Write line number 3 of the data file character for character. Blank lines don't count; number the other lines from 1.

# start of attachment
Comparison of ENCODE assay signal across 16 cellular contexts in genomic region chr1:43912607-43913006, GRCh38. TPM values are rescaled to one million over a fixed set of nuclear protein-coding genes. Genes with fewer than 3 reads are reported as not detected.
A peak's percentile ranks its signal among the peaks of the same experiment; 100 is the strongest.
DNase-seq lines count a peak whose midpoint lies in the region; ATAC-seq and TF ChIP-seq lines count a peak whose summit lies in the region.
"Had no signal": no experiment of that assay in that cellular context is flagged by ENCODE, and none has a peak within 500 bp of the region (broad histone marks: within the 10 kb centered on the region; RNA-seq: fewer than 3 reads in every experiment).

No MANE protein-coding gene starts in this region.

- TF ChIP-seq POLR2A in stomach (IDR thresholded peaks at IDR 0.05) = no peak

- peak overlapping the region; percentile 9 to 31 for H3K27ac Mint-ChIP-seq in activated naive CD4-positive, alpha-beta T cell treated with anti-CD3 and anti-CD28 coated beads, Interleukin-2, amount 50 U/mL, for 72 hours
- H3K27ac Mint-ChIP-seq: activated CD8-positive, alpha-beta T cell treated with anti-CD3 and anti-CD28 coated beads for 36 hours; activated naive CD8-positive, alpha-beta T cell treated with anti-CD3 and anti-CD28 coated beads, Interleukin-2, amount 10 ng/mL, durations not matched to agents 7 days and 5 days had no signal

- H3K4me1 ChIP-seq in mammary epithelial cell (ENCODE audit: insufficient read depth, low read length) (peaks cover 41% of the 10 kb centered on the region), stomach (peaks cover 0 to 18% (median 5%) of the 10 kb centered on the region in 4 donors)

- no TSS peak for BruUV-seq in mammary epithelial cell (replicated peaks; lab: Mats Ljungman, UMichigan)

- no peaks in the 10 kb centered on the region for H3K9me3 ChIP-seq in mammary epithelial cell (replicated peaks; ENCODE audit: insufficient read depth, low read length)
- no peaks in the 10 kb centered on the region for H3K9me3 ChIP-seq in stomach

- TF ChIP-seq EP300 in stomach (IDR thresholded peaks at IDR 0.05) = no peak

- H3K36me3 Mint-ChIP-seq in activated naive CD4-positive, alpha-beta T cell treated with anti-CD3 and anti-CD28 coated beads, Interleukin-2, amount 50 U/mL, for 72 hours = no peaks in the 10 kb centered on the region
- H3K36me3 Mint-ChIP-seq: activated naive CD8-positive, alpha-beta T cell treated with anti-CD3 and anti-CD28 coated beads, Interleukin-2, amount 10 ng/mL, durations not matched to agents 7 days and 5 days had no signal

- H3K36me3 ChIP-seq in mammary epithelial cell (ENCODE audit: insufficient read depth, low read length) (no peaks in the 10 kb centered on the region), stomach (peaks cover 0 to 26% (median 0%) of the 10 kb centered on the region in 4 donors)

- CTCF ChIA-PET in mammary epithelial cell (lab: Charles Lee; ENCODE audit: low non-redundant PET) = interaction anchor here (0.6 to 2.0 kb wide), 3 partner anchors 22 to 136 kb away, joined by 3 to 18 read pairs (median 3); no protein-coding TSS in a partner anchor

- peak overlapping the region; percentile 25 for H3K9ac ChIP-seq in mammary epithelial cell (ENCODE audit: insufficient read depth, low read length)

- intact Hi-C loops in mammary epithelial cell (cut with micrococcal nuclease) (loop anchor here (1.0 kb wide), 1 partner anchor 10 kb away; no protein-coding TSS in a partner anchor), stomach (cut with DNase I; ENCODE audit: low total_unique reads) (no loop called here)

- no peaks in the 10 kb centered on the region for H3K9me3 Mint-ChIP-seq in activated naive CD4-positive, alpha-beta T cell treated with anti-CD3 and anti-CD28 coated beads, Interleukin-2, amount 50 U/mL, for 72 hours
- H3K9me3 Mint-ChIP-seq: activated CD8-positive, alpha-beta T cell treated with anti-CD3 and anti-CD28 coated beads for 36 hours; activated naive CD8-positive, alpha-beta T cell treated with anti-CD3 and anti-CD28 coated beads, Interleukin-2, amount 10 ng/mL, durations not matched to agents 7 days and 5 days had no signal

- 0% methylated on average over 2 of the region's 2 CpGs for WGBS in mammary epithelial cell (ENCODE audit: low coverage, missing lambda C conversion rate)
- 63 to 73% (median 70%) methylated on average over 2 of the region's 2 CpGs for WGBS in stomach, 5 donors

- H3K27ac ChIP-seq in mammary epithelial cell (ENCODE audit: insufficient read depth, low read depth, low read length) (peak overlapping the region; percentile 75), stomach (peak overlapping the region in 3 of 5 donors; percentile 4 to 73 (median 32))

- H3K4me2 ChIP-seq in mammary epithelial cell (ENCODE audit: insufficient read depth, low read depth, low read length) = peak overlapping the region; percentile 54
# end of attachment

DNase-seq lines count a peak whose midpoint lies in the region; ATAC-seq and TF ChIP-seq lines count a peak whose summit lies in the region.